See all reviews of Serenity: No Power in the 'Verse (5)

Will Mal defeat Kalista? Can River ever trust herself again? Can a disappointing comic series set in the Firefly universe redeem itself in the final issue?

Serenity: No Power in the ‘Verse #6 (Dark Horse Comics)

Observations

  • Dang. I guess ‘Fiddler’s Green’ is Inara’s unofficial trigger phrase.
  • Poor River 🙁
  • When poop starts to hit the fan, Zoe Washburne steps up where others step in it.
  • Mal is always at his funniest when he’s in the middle of getting his ass kicked.
  • So…the Alliance is going to do exactly what they assumed they would.
  • Uh, since when can Zoe and Bea fly?
  • What? The domestic terrorists blew up a bunch of stuff without regard for collateral damage/innocent lives? Curse their sudden but inevitable betrayal!
  • I can’t wait to see what happened at Fiddler’s Green…
  • …or we could just talk about it.
  • Nice to see Jayne finally recognizing the obvious.
  • Mal better get some more super soldier kids if he wants to pull this off.

The Verdict

Mericourt did exactly what we expected her to do.

The Alliance is responding the Miranda incident by putting its boot down even harder on the outer rim planets…just like we expected them to.

River is back to being emotionally unstable, unable to trust herself, a source of major tension on the ship.

Jayne is finally embracing the fact that he cares about the Firefly crew, something that he’s done privately (but obviously) for a long time.

The only new/interesting development was Inara’s confession to Mal about a part of her past that intersected with his time in the war. It would have made for a great flashback scene or even an entire issue. Instead, got a few pages of exposition.

While I like the new conflict Serenity: No Power in the ‘Verse potentially sets up for Mal and his crew, this was an incredibly disappointing series. Considering that it was set in the Firefly universe, I’m as surprised as anyone that I didn’t like it. But despite Chris Roberson’s knack for portraying each character’s distinct voice, the story is mostly boring and predictable.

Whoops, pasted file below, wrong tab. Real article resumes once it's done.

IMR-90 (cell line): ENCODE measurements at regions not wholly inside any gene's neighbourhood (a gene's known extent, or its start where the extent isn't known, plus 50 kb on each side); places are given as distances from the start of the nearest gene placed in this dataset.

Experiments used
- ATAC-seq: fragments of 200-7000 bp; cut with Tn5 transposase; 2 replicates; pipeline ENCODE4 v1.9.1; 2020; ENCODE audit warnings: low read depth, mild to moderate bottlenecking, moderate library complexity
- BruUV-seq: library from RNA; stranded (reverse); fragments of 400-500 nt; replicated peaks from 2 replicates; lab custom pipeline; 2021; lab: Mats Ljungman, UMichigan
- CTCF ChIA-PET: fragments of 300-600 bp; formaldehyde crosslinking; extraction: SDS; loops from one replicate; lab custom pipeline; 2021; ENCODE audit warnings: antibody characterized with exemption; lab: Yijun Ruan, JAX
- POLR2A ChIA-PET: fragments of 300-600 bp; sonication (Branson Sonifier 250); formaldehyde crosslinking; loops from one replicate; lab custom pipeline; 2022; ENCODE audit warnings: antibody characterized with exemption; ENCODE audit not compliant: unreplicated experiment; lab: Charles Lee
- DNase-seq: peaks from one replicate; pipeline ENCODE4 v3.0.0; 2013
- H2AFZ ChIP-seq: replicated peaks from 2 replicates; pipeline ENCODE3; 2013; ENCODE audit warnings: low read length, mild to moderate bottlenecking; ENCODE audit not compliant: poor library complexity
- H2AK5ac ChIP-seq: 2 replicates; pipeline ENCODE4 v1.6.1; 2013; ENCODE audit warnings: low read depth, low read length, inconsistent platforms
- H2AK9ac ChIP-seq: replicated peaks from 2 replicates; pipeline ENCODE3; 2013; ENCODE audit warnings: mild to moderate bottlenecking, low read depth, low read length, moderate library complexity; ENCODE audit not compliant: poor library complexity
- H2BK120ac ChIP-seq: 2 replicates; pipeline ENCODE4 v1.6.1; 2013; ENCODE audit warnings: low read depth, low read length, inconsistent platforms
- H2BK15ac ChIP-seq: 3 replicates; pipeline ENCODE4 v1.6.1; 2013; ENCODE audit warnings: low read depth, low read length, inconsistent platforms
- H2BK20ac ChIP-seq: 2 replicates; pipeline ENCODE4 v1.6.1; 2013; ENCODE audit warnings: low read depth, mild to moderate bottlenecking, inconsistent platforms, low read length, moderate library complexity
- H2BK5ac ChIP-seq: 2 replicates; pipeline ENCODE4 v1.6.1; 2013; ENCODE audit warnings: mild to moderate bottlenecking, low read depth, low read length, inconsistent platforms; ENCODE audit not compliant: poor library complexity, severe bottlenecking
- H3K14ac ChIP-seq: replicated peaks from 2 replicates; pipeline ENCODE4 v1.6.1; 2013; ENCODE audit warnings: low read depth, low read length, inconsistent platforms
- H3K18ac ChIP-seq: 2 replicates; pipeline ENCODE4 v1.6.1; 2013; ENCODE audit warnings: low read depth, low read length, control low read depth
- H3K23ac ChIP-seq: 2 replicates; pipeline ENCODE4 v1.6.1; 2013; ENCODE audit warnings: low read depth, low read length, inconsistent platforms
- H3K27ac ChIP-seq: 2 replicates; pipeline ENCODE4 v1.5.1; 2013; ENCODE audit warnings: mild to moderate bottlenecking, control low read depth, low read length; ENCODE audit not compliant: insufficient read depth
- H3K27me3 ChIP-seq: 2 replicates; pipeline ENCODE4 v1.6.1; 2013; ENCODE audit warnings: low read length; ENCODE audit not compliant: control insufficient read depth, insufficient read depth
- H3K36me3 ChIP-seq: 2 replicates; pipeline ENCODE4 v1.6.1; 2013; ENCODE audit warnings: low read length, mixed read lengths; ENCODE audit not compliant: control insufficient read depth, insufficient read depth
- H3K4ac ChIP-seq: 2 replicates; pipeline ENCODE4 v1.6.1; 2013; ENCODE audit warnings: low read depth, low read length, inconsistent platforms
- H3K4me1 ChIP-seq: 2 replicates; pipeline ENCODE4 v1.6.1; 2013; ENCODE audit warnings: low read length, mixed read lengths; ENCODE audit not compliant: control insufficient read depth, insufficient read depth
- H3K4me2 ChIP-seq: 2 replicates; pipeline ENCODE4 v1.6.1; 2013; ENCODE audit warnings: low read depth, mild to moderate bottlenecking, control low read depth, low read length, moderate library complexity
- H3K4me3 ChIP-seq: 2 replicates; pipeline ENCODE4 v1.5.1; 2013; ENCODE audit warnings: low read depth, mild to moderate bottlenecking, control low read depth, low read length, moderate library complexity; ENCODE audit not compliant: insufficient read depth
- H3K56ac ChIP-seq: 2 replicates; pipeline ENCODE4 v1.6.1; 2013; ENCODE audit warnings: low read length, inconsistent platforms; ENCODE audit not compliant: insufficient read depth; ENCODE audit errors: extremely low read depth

Even Georges Jeanty’s art, the series’ one consistently great aspect, had some issues. One panel in particular is sequenced in such a way that what should have been a breathtaking escape is very hard to follow. I do have to admit, however, that the combat scenes and double page explosions were still pretty amazing.

Speaking of action, Roberson choreographs those scenes exceptionally well. Combine that with his superb dialogue skills, and he might be in a better position to write a good Firefly-universe story that’s plotted out ahead of time (or maybe it was and the Firefly brain trust just screwed the pooch this time).

Whatever the case, the shortcomings in No Power in the ‘Verse were too much to overlook, even for a diehard Browncoat like me.

Serenity: No Power in the 'Verse #6
Is it good?
Despite some great dialogue and beautiful art, the story is painfully boring and predictable.
Chris Roberson writes each of the the core Firefly characters' wonderfully.
Georges Jeanty can draw some really pretty explosions.
Nearly all the revelation at the end were things we already knew or had assumed.
The one genuinely surprising twist is revealed and detailed through a large amount of dialogue-based exposition.
A few sequencing issues occasionally makes the action hard to follow.
3
Meh
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